But a strong theme alone does not make a game fantastic, do A pursuit of Happiness' mechanisms support the fantastic theme? They do adequately, let's be honest almost everything here is bog standard worker placement, four spaces on the board are painfully dull gather resource spaces which you almost never do. The job and relationship spaces you typically only do once a game (unless you want the stress of juggling two partners, yikes!). The stress meter should be a fun mechanism to balance, but the restriction on moving down the stress marker (you need a special reward to gain an extra timer) means that you are only normally trying to hover around one zone of 3 spaces. Don't get me wrong, it all works it just doesn't light my world on fire.

A pursuit of happiness is an average worker placement game with a fantastic theme. This absolutely is enough to get enjoyment out of it, it becomes a great lighter game which has an easy to understand internal logic and few rules which aren't outright intuitive. While you absolutely could play the game to min-max and harvest every last point out of it, it won't feel right. The theme makes you want to sit back, have a couple of drinks and just chill. Which means despite not being my favourite game, it is one that I'd be happy to play again and again.

Fi’s Final Thoughts

The Pursuit of Happiness is a game that's all about the theme for me. Typically theme isn't of interest to me in games, I'm happy to live for mechanisms alone, but from a mechanism perspective, The Pursuit of Happiness is honestly pretty bland. However, with its theme, it falls into a category, along with Fog of Love, of games that take a real-life theme and let your imagination run wild with the possibilities of that your life can be. They are some of the only experiences that have ever got me roleplaying. Once you've picked a couple of cards early in the game, it's so natural to start putting together a story and a character and to find yourself only picking cards that riff on a particular theme. Sometimes a card fits so well that it stops mattering whether it's very good for your strategy, but more often than not, the designers have created synergies between cards that work together thematically. If you do need to do something a little out of character to get some resources, then there's always a story to go with it. Perhaps you've made a computer nerd who's willing to go to an art gallery to impress their artsy boyfriend.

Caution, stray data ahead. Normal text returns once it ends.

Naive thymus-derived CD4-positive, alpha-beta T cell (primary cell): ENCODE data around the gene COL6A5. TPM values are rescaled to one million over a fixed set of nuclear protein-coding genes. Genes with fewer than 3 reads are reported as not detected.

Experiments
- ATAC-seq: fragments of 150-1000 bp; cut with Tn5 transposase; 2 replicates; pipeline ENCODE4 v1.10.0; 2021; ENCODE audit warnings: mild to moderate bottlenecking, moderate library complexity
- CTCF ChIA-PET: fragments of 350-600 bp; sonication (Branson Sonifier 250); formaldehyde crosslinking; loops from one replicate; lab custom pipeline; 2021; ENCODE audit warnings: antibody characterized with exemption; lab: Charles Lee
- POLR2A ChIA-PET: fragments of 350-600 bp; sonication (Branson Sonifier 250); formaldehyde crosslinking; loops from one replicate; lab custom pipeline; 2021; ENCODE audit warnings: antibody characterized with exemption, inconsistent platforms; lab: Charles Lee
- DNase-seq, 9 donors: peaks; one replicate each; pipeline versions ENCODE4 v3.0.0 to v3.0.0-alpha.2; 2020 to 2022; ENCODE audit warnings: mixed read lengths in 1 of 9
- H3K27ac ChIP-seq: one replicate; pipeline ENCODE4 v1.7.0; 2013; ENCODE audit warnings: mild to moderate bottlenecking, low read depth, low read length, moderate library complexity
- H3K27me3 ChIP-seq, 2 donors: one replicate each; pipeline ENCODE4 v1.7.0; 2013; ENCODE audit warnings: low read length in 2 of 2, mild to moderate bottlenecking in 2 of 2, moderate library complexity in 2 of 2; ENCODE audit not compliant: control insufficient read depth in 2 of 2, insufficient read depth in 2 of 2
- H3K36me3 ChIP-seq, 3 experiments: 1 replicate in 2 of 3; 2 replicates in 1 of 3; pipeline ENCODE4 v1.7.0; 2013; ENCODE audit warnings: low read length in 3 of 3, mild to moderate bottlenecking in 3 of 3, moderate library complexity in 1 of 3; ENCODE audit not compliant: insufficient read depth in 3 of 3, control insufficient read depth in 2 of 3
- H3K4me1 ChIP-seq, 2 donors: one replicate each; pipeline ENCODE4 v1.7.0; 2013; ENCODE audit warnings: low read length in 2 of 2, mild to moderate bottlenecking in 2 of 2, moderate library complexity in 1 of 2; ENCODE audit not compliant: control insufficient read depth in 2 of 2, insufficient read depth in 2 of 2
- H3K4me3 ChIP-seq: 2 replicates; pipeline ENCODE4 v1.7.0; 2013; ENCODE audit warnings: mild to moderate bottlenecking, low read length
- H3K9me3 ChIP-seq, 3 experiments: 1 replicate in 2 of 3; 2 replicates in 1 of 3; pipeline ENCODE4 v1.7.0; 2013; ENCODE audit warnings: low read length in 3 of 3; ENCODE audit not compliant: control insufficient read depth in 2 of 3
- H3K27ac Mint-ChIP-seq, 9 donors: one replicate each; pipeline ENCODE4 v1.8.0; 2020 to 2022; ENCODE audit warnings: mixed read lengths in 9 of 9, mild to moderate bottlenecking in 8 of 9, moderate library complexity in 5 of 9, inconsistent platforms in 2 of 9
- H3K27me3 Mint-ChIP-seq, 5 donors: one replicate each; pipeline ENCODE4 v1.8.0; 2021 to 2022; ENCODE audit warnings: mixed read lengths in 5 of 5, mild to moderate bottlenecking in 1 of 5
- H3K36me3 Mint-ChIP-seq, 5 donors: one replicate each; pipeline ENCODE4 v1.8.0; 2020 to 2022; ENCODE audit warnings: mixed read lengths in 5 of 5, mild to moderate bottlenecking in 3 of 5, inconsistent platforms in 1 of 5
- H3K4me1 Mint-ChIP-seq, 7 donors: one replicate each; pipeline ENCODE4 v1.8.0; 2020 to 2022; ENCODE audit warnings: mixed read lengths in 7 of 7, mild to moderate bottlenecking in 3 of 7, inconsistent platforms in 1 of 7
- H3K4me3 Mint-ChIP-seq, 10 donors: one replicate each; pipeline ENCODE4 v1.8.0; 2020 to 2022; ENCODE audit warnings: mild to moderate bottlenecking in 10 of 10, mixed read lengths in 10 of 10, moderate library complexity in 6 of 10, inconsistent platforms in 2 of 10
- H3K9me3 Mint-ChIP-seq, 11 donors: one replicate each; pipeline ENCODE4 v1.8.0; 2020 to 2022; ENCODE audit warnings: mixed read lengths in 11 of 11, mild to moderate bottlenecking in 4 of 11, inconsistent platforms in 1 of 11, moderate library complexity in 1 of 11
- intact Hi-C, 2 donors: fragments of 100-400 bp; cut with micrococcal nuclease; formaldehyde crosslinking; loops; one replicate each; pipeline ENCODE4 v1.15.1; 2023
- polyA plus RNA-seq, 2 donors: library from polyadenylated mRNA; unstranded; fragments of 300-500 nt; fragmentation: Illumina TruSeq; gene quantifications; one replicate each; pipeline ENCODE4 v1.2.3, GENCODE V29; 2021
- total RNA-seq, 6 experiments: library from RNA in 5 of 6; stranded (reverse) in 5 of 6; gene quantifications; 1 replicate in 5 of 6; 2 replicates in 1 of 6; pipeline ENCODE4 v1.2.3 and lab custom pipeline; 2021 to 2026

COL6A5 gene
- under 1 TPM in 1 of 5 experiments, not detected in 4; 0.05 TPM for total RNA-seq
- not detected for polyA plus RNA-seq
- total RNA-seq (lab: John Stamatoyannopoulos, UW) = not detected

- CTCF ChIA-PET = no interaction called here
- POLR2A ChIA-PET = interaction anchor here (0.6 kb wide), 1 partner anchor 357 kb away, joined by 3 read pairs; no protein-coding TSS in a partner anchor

From a mechanics perspective, everything works well but doesn't do anything very stand-out. Perhaps at the time it was published it might have been more unique, but now placing workers to gather resources that pay for cards is just par for the course. What stands out a little more is how time and stress are woven together as part of the theme and the mechanisms. You can take more stress to get more time, you can get more stressed to make more money, and all of this plays out in the limitations you face for workers and rounds in the game.

Ultimately this gaming experience is about the stories it creates. I don't care about winning or losing if I've been faithful to my character's story. While for me the game might need to be a bit stronger technically, I can see why that character creation keeps The Pursuit of Happiness as a bit of an evergreen title for board game stores.

You Might Like...
  • The real-life theme of The Pursuit of Happiness offers lots of opportunity for light roleplaying and building a character during the game is very fun.
  • The theme and mechanisms blend really well - synergies are as you would expect them to be and different things cost exactly the resources you would expect.
You Might Not Like...
  • Theme really carries the game, the mechanisms are basic and perhaps showing some age.
  • Healthy lifestyle choices feel very hard to find, especially in a two-player game with less cards cycling. Most games end on the same round for all players as a result.

The Verdict
6.5/10 In terms of thematic games, The Pursuit of Happiness is one the best you can find. While the gameplay itself is quite a standard worker placement - the theme really makes it stand out and makes you want to come back for more. The tableau building and synergies can make for a tight and satisfying resource management experience, that is what really adds the gamer feel to the game, perhaps making it a tiny bit more complex than the gateway game it could otherwise be.

The Pursuit of Happiness was a review copy kindly provided to us by Aritpia Games.